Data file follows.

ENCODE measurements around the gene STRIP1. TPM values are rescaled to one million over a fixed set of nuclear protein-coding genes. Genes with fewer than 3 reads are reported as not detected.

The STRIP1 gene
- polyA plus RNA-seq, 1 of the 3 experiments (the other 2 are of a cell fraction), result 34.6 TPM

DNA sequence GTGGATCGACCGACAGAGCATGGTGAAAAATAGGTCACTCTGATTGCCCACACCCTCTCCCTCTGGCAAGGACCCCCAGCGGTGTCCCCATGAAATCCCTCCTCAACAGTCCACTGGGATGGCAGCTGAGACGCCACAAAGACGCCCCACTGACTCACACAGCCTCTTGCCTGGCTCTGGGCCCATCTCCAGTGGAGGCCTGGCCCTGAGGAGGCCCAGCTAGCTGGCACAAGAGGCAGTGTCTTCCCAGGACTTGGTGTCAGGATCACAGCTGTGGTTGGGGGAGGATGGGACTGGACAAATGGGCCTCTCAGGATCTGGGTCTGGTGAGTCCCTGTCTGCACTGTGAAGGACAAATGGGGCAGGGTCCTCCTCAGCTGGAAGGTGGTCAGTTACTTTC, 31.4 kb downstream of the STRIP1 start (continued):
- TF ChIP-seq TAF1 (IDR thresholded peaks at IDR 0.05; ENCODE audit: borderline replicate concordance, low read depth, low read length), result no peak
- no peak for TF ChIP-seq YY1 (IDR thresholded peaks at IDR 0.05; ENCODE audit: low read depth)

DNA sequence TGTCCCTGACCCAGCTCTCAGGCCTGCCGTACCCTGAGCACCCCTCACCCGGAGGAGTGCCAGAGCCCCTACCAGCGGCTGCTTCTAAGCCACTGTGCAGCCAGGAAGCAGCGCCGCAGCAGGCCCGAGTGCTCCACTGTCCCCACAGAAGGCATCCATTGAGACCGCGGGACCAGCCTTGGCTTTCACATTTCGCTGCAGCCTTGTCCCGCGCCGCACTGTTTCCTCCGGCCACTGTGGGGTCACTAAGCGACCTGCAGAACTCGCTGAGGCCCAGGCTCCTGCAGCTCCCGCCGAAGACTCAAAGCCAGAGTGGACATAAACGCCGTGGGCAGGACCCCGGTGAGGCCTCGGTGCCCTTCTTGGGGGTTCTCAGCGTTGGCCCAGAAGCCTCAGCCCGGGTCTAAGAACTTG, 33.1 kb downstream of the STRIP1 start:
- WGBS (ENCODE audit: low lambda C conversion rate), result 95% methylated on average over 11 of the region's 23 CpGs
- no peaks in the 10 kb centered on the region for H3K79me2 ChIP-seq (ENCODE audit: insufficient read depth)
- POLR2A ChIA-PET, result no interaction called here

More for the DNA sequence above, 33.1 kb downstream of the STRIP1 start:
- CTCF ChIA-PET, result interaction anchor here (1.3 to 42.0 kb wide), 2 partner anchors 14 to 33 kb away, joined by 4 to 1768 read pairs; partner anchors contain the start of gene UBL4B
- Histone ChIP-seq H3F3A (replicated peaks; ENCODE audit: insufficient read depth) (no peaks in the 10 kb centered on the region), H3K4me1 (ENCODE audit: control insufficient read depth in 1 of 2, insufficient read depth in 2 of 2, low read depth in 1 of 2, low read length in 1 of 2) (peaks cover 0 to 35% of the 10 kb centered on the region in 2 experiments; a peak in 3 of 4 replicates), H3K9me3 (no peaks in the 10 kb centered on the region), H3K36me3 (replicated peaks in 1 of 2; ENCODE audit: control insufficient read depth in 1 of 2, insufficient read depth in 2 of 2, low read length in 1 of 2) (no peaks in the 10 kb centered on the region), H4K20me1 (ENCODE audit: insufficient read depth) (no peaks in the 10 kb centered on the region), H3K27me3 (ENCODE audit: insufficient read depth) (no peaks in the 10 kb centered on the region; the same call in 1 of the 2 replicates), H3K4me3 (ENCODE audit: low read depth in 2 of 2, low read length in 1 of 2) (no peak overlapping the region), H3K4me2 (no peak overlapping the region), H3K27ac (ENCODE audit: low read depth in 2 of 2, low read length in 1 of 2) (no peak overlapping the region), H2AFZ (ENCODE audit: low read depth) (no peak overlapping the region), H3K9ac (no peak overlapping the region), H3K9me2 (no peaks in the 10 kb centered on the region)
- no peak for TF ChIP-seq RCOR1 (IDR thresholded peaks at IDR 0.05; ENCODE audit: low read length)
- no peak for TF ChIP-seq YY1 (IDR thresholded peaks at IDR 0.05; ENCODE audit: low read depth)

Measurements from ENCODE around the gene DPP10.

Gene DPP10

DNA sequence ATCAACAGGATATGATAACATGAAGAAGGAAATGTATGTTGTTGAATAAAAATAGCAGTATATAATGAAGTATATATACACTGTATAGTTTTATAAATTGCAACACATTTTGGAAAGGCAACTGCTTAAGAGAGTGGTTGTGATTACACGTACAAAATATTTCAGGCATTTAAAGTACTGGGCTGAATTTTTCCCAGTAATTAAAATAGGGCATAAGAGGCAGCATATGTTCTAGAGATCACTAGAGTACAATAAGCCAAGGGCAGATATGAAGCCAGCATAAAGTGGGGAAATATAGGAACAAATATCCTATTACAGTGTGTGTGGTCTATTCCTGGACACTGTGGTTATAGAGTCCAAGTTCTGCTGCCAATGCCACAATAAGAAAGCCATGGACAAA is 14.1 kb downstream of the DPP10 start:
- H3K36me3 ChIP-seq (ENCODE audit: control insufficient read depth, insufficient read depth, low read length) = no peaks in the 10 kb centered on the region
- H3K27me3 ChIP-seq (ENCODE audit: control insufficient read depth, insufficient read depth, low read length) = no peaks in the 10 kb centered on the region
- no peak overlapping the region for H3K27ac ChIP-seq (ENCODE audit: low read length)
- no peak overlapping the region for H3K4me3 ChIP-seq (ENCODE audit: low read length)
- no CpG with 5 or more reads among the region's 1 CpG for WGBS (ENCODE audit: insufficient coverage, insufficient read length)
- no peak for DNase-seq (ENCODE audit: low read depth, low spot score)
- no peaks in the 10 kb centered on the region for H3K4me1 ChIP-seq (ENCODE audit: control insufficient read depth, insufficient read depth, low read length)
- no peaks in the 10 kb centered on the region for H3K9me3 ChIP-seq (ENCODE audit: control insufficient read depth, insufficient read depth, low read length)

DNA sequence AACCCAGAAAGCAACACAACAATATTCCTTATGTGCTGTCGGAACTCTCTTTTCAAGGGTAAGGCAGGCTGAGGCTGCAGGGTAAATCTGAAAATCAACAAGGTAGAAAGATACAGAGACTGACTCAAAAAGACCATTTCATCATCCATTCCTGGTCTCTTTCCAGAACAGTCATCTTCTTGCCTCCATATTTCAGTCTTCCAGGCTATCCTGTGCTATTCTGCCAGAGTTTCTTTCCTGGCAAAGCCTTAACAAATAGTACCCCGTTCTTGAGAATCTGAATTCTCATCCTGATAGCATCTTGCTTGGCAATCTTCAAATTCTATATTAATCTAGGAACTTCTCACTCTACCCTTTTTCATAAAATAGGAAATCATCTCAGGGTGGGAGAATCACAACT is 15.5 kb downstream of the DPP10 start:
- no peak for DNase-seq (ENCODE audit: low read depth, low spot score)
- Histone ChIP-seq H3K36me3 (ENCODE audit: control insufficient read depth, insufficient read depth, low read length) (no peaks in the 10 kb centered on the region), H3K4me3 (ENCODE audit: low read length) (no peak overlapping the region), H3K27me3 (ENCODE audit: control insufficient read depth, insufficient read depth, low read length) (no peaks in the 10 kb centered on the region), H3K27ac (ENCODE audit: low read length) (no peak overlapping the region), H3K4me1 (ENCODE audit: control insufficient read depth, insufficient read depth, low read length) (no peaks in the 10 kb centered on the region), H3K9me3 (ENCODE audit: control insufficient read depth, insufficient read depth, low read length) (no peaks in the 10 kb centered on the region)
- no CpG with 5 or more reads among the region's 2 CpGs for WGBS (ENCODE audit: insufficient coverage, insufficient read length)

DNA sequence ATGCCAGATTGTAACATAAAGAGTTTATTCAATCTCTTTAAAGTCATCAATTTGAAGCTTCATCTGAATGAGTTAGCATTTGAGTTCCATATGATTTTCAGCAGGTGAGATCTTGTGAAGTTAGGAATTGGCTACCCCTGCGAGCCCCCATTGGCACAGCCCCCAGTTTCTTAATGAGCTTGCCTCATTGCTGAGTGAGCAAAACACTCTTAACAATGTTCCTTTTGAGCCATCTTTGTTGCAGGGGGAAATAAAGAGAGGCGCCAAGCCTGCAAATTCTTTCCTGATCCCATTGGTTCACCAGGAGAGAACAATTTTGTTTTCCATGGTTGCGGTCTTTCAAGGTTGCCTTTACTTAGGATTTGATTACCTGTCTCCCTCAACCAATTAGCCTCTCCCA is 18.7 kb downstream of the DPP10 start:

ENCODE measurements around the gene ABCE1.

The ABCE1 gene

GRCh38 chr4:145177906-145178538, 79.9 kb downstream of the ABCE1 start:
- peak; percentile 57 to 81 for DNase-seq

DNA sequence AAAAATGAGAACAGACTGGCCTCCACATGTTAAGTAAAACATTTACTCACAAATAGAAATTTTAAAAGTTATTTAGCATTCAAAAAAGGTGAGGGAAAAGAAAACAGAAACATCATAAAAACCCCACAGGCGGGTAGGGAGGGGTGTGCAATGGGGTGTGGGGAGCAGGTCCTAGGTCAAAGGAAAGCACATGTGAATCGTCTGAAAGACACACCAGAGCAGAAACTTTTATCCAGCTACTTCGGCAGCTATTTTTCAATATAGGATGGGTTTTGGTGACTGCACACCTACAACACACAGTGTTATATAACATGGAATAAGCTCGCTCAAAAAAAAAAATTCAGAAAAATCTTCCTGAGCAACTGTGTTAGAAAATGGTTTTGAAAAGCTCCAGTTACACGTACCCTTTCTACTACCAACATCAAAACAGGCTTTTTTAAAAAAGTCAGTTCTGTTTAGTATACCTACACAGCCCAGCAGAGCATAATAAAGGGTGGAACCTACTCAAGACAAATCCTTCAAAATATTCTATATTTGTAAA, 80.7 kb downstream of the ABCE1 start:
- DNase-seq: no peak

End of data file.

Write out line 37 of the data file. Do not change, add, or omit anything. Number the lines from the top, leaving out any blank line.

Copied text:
- DNase-seq: no peak